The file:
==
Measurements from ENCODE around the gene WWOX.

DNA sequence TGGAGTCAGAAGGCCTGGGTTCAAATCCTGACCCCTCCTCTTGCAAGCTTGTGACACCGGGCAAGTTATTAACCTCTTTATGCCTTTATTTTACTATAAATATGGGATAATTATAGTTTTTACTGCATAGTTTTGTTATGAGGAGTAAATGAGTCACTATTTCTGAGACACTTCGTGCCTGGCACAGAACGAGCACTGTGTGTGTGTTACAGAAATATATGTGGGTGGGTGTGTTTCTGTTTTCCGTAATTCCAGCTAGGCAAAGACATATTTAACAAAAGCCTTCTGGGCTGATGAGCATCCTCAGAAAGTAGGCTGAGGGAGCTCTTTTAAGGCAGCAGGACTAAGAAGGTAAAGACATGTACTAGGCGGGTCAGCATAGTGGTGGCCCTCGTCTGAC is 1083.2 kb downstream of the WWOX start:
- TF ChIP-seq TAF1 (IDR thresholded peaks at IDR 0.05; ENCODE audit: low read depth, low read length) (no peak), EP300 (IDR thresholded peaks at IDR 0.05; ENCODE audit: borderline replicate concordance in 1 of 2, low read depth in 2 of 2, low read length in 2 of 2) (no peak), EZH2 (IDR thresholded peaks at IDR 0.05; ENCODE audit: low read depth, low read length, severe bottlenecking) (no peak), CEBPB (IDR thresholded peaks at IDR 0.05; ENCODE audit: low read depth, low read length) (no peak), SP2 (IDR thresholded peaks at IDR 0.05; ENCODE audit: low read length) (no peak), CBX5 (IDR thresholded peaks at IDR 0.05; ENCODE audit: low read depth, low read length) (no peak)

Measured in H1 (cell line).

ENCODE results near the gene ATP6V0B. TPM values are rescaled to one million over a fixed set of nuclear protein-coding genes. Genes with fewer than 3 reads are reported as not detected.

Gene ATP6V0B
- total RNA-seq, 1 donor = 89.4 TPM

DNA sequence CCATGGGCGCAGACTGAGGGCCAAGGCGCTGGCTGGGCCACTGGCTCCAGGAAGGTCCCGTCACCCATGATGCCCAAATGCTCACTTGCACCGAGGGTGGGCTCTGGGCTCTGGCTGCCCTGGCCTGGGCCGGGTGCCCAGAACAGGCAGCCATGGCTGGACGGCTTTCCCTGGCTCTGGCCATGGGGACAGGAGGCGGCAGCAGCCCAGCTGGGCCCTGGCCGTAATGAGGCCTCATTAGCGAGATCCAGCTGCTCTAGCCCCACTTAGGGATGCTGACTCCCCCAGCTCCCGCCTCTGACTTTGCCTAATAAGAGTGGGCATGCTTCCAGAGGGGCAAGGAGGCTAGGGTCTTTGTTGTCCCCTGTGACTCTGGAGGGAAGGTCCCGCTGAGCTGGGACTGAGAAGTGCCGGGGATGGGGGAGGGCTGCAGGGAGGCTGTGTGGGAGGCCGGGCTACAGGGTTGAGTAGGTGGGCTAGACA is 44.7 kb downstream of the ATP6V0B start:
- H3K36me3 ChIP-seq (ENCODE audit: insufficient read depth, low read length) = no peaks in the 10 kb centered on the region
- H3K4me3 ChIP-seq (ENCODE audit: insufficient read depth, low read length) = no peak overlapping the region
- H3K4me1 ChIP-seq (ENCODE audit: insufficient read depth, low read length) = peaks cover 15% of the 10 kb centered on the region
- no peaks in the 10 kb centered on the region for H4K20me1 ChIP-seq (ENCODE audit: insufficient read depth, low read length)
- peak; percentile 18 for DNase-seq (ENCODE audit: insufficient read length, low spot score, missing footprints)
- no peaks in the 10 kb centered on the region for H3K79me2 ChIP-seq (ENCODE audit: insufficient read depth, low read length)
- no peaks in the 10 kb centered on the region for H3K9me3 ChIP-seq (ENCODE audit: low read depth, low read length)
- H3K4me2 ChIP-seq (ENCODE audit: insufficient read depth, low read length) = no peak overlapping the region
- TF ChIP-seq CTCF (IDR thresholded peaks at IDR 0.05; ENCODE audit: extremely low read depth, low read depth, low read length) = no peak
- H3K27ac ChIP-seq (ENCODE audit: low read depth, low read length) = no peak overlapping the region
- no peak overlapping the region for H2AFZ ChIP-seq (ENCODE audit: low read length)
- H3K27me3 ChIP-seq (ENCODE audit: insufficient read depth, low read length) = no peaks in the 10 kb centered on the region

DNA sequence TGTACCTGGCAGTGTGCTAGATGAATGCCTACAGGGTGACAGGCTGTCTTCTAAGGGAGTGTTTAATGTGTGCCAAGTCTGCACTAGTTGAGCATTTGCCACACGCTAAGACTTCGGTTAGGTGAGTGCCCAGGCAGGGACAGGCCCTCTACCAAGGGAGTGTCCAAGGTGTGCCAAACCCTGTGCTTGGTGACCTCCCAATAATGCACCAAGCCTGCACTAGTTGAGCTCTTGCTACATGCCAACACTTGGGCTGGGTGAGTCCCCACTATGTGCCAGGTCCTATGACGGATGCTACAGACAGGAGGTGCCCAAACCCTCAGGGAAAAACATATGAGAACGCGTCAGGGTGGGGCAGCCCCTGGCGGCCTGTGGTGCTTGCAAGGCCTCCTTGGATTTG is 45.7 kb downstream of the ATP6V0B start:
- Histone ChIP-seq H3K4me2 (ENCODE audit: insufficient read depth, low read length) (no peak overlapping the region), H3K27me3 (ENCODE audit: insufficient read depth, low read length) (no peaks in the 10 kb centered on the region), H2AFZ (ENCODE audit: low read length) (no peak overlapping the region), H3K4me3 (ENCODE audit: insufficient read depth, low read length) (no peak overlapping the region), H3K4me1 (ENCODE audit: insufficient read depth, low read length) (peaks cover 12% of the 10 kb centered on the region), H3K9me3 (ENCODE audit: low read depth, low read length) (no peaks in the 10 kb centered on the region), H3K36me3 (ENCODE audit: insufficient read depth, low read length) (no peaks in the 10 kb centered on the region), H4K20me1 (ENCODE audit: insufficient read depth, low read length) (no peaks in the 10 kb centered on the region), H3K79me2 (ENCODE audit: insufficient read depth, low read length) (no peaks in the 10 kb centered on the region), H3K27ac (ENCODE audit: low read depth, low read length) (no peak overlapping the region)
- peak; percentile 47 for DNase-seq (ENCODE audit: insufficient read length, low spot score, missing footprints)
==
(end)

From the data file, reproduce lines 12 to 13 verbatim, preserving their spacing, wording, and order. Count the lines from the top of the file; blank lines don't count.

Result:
- no peaks in the 10 kb centered on the region for H4K20me1 ChIP-seq (ENCODE audit: insufficient read depth, low read length)
- peak; percentile 18 for DNase-seq (ENCODE audit: insufficient read length, low spot score, missing footprints)